Questions about Psychology
What is a Psychologist?
Since Dr. Stroup received her training in the United States, the American
Psychological Association (APA) definition of a "Professional Psychologist" will be
offered: "Psychologists have a doctoral degree in psychology from an organized,
sequential program in a regionally accredited university or professional school."
According to the APA, "it is the general pattern to refer to master's-level positions as
counselors, specialists, clinicians, and so forth (rather than as "psychologists")."

On the other hand, it is common practice in many countries, including Turkey, to refer
to master's level - and indeed bachelor's level - positions as psychologists.
What is a Clinical Psychologist?
Clinical Psychology is the branch of psychology concerned with maladaptive or
abnormal human behavior. Clinical psychologists perform diagnosis, treatment, and
research. This field's historical approach is principally anchored in medicine. Clinical
psychologists are increasingly focused on clinical practice and application of
scientific research for the benefit of patients.

According to the APA's Society of Clinical Psychology, "An earned doctorate from a
Clinical Psychology program represents the basic entry level for the provision of
Clinical Psychology services. Unique to Clinical Psychology training is the
requirement of substantial course work in the areas of personality and
psychopathology, resulting in comprehensive understanding of normal and
abnormal adjustment and maladjustment across the life span."
What do PsyD and PhD mean?
PsyD stands for Doctor of Psychology. It is
awarded to graduates of programs
designed to produce practitioners who
apply the science of psychology. In this way
it is comparable to the MD, or Doctor of
Medicine, degree, which is for practitioners
applying the science of medicine.
The PhD, on the other hand, is a research-oriented degree, awarded to graduates of programs designed principally to produce
researchers - not practitioners - of various academic and scientific disciplines, such as history, business, sociology, or the various
branches of psychology up to and including clinical psychology.
Nevertheless, it should be noted that both PsyDs and PhDs (in psychology) receive training and supervision in both clinical practice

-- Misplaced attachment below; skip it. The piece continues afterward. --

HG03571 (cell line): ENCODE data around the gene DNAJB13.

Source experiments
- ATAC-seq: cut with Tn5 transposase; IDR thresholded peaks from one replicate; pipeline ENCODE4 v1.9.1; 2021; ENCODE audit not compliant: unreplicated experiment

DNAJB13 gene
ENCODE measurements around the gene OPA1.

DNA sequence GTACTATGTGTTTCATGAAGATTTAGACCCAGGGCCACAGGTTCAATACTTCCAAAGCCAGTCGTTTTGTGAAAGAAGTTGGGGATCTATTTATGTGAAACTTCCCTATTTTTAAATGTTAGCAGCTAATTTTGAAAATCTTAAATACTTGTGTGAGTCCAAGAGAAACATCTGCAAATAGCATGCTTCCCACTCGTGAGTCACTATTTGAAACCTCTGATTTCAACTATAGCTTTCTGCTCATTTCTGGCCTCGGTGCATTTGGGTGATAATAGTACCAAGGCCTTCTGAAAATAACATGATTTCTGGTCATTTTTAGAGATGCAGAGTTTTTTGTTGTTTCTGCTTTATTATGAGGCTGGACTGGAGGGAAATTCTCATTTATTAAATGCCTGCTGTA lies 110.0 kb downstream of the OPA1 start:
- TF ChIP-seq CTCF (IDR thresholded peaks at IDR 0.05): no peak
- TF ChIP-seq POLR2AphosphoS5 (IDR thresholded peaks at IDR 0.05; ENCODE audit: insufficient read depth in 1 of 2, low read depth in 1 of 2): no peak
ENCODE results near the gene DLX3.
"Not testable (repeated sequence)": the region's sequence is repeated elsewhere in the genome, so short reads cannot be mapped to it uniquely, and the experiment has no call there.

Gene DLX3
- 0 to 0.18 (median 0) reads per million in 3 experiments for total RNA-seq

and in the conduct of research. The distinction is a matter of emphasis - not of an absolute difference. They are equivalent degrees
with different orientations - the PsyD to clinical practice and the PhD in Psychology to academic research. However, many PsyDs
become accomplished professors and researchers alongside their PhD counterparts. Similarly, many PhDs depart from their
academic background to develop clinical practice skills like those of their PsyD colleagues.
What is the difference between Psychiatry and Psychology?
A psychiatrist has completed medical school and holds an M.D. (Doctor of Medicine) degree or a D.O. (Doctor of Osteopathic Medicine)
degree. In Residency, he or she received specialized training in the field of psychiatry.  As physicians, psychiatrists have achieved a
rigorous  medical education and abide by the medical traditions of professional ethics and medical responsibility for providing
comprehensive care.

A psychologist may have completed a master's degree, or if fully licensed, holds a doctorial degree from a university or a professional
school, a Ph.D. (Doctor of Philosphy) or a Psy.D. (Doctor of Psychology), or an Ed.D. (Doctor of Education).  Generally, if he or she is in
clinical practice, the degree will be in Clinical Psychology.  Psychologists treat mental and emotional disorders with psychotherapy.
Clinical Psychologists also specialize in psychological testing and evaluation.
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Dr. Emel Stroup
(0538) 304 04 15
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